Shen’ao power plant negotiations still ongoing
Minister of Economic Affairs Shen Jong-chin (沈榮津) said Thursday that the government will continue to “negotiate” with residents of Rueifang District in New Taipei to dispel their fears about the planned reopening and expansion of a decommissioned coal-fired power plant in the area.
“Our responsibility is to negotiate, negotiate and negotiate with them, with compassion, before going ahead with the plan,” Shen said at a news conference, when asked about the government’s plans for the controversial Shen’ao Power Plant.
According to local media reports, the Cabinet was considering stopping the expansion work at the plant, pending approval by Premier Lai Ching-te (賴清德), after the Presidential Office intervened in the matter due to strong public criticism.
The Presidential Office, meanwhile, denied any interference, saying that the Ministry of Economic Affairs (MOEA) is responsible for making a decision based on its authority and professionalism.
Taiwan urged to seek 100% renewable energy by 2030
An internationally renowned energy and climate advisor suggested Thursday that Taiwan should introduce more policies to accelerate and scale up its energy transition, with the goal of achieving 100 percent renewable energy by 2030.
Hans-Josef Fell, founder and president of the Berlin-based Energy Watch Group, said he was happy to see Taiwan embark on it own energy transition toward a nuclear-free homeland seven years after he discussed related issues with President Tsai Ing-wen (蔡英文) when she led an opposition Democratic Progressive Party delegation to Berlin in 2011.
Tsai has pledged to decommission Taiwan’s nuclear power plants, which now generate 9.3 percent of the nations electricity, by 2025, and switch to a mix of 50 percent liquefied natural gas, 30 percent coal and 20 percent renewable energy, which currently accounts for 4.9 percent.
U.K. parliamentary group backs Taichung for 2019 youth games
A pro-Taiwan British parliamentary group urged the East Asian Olympic Committees (EAOC) Wednesday to reinstate the right of Taichung to host the East Asian Youth Games (EAYG) in Taiwan next year as quickly as possible.
Member of Parliament Nigel Evans and Lord Rogan, deputy speaker in the House of Lords, made the call in a statement regarding the EAOC’s decision to revoke Taichung’s right to host the games.
“As the co-chairs of the British-Taiwanese All-Party Parliamentary Group, we are dismayed to learn that members of the East Asian Olympic Committees voted in an extraordinary council meeting in Beijing on 24 July to revoke the right of Taichung City to host the first-ever East Asian Youth Games in Taiwan from 24 to 31 August in 2019,” the statement said.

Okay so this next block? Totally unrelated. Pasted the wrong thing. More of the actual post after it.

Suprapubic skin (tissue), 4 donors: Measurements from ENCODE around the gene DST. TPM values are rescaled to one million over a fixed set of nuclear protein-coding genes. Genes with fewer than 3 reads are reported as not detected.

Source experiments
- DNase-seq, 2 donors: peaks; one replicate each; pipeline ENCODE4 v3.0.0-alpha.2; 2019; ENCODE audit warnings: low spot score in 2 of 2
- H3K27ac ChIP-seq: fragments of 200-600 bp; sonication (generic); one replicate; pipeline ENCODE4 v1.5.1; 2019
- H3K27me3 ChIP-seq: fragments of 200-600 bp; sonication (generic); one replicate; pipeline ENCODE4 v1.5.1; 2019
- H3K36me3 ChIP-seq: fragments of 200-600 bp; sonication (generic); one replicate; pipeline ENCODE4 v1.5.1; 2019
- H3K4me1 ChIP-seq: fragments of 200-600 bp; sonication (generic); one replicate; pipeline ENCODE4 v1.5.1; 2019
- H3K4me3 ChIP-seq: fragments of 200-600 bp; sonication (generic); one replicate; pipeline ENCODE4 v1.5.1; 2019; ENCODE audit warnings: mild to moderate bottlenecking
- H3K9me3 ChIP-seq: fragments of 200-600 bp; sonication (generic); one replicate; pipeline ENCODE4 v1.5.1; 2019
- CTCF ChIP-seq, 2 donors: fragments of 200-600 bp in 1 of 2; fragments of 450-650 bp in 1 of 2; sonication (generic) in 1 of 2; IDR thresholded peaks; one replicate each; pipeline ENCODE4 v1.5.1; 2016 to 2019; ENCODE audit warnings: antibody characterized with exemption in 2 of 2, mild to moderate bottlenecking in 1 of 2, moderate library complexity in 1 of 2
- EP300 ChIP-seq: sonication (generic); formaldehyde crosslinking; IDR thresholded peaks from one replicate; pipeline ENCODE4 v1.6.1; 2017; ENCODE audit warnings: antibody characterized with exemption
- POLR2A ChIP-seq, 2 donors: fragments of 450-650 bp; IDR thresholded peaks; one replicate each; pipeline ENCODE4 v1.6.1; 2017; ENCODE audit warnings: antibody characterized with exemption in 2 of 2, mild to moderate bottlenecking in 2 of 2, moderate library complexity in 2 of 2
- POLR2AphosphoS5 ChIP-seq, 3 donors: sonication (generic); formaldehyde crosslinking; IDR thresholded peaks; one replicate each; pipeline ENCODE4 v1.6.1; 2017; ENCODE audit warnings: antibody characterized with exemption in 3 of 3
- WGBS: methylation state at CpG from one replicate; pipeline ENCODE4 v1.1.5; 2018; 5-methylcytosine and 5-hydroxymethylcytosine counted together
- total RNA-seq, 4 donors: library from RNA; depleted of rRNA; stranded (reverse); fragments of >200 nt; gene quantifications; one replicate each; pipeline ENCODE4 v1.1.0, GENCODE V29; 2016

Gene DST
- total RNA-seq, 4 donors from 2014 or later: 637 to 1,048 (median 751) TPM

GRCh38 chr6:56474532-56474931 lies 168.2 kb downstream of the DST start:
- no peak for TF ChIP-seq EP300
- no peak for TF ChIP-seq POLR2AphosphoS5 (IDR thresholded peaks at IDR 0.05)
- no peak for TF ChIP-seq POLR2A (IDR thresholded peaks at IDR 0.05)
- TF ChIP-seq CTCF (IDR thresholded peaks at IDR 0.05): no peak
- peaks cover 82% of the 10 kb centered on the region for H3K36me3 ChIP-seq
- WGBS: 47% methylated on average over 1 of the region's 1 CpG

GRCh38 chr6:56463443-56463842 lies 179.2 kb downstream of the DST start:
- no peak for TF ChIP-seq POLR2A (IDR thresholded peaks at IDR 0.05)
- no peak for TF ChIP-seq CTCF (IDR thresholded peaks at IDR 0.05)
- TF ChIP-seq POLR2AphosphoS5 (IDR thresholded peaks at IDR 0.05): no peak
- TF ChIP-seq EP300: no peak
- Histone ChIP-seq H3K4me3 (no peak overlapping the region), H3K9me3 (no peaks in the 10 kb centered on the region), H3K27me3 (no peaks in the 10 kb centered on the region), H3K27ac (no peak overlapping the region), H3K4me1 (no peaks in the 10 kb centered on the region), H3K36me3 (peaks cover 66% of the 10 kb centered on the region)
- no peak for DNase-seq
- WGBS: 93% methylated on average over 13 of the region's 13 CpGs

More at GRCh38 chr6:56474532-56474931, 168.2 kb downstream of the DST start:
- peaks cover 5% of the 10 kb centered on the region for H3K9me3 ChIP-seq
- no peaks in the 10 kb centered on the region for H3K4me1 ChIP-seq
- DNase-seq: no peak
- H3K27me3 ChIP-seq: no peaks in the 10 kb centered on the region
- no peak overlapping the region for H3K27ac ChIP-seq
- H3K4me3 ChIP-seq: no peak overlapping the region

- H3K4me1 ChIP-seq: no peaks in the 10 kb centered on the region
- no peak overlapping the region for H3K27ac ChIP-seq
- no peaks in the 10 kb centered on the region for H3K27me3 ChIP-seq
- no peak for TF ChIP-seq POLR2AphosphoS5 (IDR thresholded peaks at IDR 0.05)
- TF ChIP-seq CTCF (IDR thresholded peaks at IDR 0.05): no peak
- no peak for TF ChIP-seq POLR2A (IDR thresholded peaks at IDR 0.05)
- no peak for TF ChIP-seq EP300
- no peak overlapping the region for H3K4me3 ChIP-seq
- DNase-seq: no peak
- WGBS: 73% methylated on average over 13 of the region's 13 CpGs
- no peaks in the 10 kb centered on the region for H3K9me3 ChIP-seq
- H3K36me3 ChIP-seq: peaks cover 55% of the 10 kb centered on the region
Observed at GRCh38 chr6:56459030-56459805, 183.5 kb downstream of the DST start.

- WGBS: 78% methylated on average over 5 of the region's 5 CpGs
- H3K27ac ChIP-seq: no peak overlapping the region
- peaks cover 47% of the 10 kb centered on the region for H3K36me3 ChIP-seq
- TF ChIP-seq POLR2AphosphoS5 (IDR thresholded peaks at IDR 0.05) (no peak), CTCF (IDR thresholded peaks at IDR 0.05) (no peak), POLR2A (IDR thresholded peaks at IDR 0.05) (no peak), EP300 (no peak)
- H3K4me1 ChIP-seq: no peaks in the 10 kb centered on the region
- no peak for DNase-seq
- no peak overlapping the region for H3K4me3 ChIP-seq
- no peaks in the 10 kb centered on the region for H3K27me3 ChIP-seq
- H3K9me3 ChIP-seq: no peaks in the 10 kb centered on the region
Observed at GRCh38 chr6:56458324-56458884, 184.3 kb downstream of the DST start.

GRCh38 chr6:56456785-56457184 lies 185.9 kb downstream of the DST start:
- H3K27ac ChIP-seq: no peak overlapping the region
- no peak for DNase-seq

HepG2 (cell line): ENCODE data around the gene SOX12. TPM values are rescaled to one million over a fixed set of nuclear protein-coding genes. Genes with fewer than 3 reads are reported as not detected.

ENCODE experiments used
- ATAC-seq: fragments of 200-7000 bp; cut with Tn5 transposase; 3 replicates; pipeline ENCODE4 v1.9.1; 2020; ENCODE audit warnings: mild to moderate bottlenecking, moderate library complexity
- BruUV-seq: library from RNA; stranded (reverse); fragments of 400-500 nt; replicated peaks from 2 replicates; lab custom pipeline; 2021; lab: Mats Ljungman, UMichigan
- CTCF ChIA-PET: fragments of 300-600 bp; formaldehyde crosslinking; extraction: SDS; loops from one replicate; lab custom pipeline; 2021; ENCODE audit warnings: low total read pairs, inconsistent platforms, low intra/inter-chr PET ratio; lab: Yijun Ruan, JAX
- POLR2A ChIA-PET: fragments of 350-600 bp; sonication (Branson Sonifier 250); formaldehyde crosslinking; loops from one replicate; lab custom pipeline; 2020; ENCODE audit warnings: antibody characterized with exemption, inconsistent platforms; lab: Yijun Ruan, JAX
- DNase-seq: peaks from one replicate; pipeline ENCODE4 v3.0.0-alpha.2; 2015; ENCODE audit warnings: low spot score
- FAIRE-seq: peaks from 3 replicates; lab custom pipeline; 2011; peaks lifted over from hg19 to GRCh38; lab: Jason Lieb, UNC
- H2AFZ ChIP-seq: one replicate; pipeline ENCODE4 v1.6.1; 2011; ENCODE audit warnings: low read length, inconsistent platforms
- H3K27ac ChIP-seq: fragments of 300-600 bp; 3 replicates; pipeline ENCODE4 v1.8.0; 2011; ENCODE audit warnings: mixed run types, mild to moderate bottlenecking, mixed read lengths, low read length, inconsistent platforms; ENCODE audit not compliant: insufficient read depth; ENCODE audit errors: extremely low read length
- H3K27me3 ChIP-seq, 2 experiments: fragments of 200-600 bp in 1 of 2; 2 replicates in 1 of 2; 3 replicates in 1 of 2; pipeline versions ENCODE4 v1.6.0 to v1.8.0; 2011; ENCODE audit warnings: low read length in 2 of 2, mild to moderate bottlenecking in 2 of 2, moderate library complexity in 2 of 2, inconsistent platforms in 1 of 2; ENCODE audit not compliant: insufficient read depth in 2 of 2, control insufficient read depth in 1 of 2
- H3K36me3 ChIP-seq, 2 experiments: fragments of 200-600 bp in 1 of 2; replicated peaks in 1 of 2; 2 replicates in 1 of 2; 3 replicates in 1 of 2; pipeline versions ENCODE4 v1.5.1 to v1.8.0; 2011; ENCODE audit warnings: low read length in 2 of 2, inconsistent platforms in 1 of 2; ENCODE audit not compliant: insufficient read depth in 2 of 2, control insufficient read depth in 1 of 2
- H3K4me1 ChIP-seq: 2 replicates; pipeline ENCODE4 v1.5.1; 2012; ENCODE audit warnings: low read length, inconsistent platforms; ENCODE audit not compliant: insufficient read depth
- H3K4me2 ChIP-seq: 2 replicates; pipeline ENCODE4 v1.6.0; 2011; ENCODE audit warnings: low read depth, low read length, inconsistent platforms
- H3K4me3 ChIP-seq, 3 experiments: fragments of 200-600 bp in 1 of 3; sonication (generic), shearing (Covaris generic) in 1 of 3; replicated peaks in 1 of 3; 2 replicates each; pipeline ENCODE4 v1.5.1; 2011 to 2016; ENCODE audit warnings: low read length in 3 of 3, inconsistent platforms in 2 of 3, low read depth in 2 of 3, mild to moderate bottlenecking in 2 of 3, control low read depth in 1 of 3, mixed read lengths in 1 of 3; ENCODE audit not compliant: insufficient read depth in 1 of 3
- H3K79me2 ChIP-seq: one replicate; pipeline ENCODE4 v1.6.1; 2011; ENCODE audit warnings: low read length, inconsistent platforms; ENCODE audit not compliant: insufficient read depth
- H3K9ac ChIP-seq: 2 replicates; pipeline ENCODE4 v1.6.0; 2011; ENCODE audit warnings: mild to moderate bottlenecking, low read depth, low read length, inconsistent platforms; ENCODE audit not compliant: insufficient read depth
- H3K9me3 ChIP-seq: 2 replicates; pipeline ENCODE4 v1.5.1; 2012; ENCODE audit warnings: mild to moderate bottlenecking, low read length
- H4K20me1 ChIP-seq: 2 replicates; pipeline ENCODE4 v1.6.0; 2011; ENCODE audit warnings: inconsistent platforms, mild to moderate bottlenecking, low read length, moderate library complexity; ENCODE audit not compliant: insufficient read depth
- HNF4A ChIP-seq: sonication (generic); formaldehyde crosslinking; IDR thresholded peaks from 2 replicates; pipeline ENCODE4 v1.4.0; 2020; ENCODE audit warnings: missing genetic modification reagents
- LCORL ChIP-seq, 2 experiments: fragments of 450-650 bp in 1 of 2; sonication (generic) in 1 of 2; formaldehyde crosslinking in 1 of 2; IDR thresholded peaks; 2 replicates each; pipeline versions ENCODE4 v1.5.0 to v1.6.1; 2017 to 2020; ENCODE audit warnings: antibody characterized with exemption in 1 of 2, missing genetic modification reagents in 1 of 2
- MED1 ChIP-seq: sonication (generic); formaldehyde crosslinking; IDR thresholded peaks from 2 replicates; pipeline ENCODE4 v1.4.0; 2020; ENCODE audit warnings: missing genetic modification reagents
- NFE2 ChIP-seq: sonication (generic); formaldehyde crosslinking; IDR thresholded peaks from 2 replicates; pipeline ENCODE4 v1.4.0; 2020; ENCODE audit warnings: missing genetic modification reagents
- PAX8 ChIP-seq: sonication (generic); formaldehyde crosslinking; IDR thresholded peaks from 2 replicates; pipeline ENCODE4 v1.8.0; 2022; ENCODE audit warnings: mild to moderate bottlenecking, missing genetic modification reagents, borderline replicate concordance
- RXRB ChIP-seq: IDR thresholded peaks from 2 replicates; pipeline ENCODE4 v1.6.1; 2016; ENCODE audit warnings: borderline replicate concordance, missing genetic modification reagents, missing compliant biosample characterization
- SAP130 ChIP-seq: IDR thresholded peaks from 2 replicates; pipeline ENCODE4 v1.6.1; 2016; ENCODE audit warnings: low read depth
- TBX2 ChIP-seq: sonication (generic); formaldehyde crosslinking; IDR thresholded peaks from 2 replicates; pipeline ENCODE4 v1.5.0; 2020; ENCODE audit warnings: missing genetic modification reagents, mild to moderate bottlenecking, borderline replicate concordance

Taiwan recalls 24 million tainted heart medicine tablets
Taiwan’s Food and Drug Administration Thursday ordered a recall of 24.21 million tablets of heart medicine valsartan supplied by China’s Zhuhai Rundu Pharmaceutical Co., Ltd. that have been found to be tainted.
The recall was instigated after it was discovered that the valsartan supplied by the Chinese company contained N-nitrosodimethylamine (NDMA), which is a potential carcinogen.
The four types of medicines affected are the Valsart F.C. Tab. 160mg, Valsart F.C.Tab. 80 mg, Asartan F.C. Tab. 5/80mg and the Valsart-H F.C. Tablets 80/12.5mg, produced by Taiwan’s Standard Chem & Pharm C., Ltd.
The latest recall follows an earlier recall in July when more than 10 million tablets from six types of valsartan medicine supplied by another Chinese company, Zhejiang Huahai Pharmaceuticals were similarly tainted by NDMA.
Father collects belongings of HK girl murdered in Taiwan: prosecutor
The belongings of a 21-year-old girl from Hong Kong who police believe was murdered by her boyfriend during a trip to Taiwan in February were recently claimed by her father, according to Taiwan Shilin District Prosecutors Office (TSDPO) Thursday.
A source with information on the matter said the victim’s father Monday also collected the remains of the unborn baby his daughter was carrying at the time of her death, though that had not been confirmed by the authorities as of press time.
The boyfriend, surnamed Chan, and victim surnamed Poon came to Taiwan in February and checked into the Purple Garden Hotel in Taipei’s Datong District.
However, it is reported that the couple were involved in a heated argument which police believe could have led to the murder, after which Chan is believed to have dumped her body near Zhuwei MRT Station.
Taipei Police found the body on March 13 after Chan had left the country. The case is currently being investigated by the TSDPO.
An autopsy revealed the remains of the three-month-old fetus.
Taiwan’s prosecutors have already asked the authorities in Hong Kong to provide a sample of Chan’s DNA to confirm whether he was the father, but they have not yet replied.